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Open Access Highly Accessed Research article

SIS: a program to generate draft genome sequence scaffolds for prokaryotes

Zanoni Dias1, Ulisses Dias1 and João C Setubal23*

Author Affiliations

1 Instituto de Computação, Universidade Estadual de Campinas, Campinas, SP, Brazil

2 Departamento de Bioquímica, Instituto de Química, Universidade de São Paulo, São Paulo, SP, Brazil

3 Virginia Bioinformatics Institute, Virginia Tech, Blacksburg, VA, USA

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BMC Bioinformatics 2012, 13:96  doi:10.1186/1471-2105-13-96


The electronic version of this article is the complete one and can be found online at: http://www.biomedcentral.com/1471-2105/13/96


Received:19 December 2011
Accepted:19 March 2012
Published:14 May 2012

© 2012 Dias et al.; licensee BioMed Central Ltd.

This is an Open Access article distributed under the terms of the Creative Commons Attribution License (http://creativecommons.org/licenses/by/2.0), which permits unrestricted use, distribution, and reproduction in any medium, provided the original work is properly cited.

Abstract

Background

Decreasing costs of DNA sequencing have made prokaryotic draft genome sequences increasingly common. A contig scaffold is an ordering of contigs in the correct orientation. A scaffold can help genome comparisons and guide gap closure efforts. One popular technique for obtaining contig scaffolds is to map contigs onto a reference genome. However, rearrangements that may exist between the query and reference genomes may result in incorrect scaffolds, if these rearrangements are not taken into account. Large-scale inversions are common rearrangement events in prokaryotic genomes. Even in draft genomes it is possible to detect the presence of inversions given sufficient sequencing coverage and a sufficiently close reference genome.

Results

We present a linear-time algorithm that can generate a set of contig scaffolds for a draft genome sequence represented in contigs given a reference genome. The algorithm is aimed at prokaryotic genomes and relies on the presence of matching sequence patterns between the query and reference genomes that can be interpreted as the result of large-scale inversions; we call these patterns inversion signatures. Our algorithm is capable of correctly generating a scaffold if at least one member of every inversion signature pair is present in contigs and no inversion signatures have been overwritten in evolution. The algorithm is also capable of generating scaffolds in the presence of any kind of inversion, even though in this general case there is no guarantee that all scaffolds in the scaffold set will be correct. We compare the performance of SIS, the program that implements the algorithm, to seven other scaffold-generating programs. The results of our tests show that SIS has overall better performance.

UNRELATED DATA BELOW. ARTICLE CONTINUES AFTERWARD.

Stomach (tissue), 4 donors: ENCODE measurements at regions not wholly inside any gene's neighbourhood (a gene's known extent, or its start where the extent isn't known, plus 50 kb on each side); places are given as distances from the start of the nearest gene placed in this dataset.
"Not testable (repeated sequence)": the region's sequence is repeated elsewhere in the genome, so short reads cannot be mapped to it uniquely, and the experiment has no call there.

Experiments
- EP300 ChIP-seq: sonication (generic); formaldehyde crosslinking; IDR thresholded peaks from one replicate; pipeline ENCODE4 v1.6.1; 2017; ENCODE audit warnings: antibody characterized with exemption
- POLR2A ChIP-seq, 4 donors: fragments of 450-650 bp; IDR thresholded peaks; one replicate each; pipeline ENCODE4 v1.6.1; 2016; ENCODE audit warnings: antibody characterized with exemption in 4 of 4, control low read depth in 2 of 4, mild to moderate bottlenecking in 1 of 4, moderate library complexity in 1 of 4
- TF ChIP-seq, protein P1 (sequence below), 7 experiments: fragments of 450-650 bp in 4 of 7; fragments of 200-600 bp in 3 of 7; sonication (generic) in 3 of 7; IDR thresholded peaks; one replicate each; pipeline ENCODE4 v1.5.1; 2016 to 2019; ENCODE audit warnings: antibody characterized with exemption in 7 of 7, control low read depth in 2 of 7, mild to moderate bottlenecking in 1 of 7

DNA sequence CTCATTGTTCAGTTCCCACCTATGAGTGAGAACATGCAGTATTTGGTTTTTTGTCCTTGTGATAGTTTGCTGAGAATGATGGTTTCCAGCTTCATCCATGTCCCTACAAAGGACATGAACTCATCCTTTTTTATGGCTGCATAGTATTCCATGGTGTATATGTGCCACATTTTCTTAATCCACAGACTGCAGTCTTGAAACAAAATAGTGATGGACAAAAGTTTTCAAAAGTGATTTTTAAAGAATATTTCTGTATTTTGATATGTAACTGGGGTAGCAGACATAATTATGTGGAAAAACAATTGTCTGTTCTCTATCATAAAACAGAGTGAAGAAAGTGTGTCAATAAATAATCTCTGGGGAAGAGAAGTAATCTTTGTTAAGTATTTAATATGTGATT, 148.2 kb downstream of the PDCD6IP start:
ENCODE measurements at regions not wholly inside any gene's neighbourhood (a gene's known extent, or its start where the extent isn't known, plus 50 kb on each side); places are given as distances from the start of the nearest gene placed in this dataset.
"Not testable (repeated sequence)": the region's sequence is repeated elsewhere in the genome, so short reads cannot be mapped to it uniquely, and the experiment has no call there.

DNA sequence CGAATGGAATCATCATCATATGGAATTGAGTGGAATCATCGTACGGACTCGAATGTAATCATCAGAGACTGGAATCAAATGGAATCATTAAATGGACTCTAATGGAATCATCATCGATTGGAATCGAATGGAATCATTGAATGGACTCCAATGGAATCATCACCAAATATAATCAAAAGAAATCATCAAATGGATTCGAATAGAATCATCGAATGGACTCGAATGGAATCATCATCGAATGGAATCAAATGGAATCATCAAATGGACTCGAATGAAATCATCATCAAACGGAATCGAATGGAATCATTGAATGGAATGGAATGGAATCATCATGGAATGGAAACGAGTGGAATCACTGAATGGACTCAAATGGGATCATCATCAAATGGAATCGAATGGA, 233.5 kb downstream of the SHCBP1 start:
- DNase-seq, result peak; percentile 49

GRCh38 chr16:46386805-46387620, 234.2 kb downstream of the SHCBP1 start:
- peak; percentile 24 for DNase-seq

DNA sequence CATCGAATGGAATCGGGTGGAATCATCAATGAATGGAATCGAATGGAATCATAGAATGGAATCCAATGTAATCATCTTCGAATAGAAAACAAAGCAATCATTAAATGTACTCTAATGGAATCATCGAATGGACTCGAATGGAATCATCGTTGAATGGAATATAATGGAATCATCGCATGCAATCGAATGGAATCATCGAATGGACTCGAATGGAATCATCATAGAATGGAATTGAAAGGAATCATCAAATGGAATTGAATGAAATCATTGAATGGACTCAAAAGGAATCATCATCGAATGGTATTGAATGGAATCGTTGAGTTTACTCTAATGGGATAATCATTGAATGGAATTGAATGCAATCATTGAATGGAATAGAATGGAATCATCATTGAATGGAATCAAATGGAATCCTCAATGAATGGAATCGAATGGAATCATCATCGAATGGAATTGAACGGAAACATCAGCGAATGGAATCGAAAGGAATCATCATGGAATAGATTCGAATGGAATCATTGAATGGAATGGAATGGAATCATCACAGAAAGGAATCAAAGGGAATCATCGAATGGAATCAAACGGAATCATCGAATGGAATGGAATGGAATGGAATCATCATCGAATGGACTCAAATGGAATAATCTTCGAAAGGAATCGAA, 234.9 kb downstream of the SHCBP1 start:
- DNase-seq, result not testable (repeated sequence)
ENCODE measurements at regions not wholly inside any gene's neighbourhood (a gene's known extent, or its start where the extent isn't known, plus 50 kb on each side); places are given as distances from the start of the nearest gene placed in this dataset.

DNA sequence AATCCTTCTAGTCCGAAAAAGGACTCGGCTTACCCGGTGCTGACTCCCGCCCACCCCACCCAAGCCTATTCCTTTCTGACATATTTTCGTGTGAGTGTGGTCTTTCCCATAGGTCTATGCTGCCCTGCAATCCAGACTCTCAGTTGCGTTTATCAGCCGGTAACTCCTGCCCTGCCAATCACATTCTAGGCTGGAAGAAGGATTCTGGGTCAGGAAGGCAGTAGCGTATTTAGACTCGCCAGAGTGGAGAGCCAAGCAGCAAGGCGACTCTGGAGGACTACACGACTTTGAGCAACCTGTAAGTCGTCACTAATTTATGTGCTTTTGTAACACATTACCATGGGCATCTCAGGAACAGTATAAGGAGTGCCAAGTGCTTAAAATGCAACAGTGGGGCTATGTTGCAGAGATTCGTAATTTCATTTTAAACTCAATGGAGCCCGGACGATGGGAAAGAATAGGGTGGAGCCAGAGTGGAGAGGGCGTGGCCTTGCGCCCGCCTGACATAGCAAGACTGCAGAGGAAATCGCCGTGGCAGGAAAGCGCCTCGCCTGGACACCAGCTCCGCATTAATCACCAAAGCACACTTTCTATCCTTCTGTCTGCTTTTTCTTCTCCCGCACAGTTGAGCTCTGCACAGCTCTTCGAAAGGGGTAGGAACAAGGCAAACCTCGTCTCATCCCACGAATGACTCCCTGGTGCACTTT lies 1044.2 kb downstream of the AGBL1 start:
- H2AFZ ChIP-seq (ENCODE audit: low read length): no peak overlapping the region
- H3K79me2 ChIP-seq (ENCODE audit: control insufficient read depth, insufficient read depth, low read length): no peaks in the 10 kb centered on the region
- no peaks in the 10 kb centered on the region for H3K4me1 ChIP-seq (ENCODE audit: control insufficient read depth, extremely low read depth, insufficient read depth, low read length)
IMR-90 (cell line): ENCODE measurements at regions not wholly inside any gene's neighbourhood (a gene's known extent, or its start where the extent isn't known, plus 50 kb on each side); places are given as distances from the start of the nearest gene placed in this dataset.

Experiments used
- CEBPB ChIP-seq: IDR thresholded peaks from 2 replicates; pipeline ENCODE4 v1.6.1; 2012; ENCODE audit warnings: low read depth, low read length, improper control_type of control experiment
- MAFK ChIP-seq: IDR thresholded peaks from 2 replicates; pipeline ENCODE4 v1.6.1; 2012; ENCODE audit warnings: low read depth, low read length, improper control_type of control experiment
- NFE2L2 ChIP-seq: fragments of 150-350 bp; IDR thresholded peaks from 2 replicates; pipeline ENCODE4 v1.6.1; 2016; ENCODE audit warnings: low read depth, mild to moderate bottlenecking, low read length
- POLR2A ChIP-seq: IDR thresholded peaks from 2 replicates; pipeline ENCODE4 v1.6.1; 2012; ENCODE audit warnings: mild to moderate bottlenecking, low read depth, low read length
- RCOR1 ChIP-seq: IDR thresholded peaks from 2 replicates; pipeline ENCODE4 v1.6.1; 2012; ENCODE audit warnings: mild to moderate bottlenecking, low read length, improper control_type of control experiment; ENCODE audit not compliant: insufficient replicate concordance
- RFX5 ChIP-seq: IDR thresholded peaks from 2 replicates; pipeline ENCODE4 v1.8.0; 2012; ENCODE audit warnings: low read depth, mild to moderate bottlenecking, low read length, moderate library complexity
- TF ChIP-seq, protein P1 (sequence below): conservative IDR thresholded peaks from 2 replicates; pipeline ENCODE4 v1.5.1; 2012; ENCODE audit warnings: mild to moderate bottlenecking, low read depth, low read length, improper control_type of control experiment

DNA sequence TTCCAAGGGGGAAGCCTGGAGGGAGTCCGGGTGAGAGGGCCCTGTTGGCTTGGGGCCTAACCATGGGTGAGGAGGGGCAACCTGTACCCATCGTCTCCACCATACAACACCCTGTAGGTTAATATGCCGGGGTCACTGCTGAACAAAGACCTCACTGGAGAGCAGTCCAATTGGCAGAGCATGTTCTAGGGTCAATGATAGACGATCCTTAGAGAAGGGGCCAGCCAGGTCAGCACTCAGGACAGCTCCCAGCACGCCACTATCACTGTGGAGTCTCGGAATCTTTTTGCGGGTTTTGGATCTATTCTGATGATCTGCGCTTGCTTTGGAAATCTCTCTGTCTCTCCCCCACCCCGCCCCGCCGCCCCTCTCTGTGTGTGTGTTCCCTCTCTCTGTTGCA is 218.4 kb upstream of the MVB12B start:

Conclusions

SIS is a new easy-to-use tool to generate contig scaffolds, available both as stand-alone and as a web server. The good performance of SIS in our tests adds evidence that large-scale inversions are widespread in prokaryotic genomes.

Keywords:
Genome assembly; Contig order; Scaffold; Inversion; Prokaryotes

Background

With the decreasing costs of DNA sequencing it is now very common for prokaryotic genomes to be sequenced at “draft” status only. This means that the generated sequence will be a set of contigs (a contig is a substring of the string over the DNA alphabet that represents the genome sequence). The number of contigs depends on the sequencing fold coverage and DNA sequencing technology, and typically varies between half a dozen to a few hundred.

As of December 9, 2011, the number of draft microbial genome sequences in GenBanka is 2324, compared to 1814 complete sequences. This difference is growing (in favor of draft sequences) over time (on March 15, 2011 the numbers were 1821 and 1485, respectively). Therefore there is an increasing need for tools that can improve the sequencing and assembly results beyond a simple contig set.

One technique that can be used to improve automated assembly results is to generate contig scaffolds from the contig set. A scaffold is an ordered set of contigs, with the desired order being the correct genome order, and with each contig in the correct orientation. Scaffolds help in whole genome comparisons and they can guide the finishing process, showing where the gaps are.

Some references in the literature adopt the term scaffold only for the situation where the contig ordering and orientation is given by paired-end read information [1]. Here we adopt a more general meaning, assuming a scaffold is a contig ordering obtained by any technique and/or additional data, or combination thereof.

There are various techniques that can help to create a scaffold. In addition to paired-end reads, one can use data from physical [2] or optical maps [3,4]. Information about the order of specific contigs sometimes can be obtained by searching for genes that have been split by the gaps between those contigs.

Another technique, which became popular in the last few years, is to use a reference genome. In this case we assume the query (draft) genome A has a close phylogenetic relative B that has been fully sequenced, and the genome of B can be used to guide the assembly of A and to generate a scaffold as well. This technique is used by programs such as ABACAS [5], fillScaffolds [6], Mauve Aligner [7], OSLay [8], Projector 2 [9], r2cat [10], PGA4genomics [11], and CONTIGuator [12].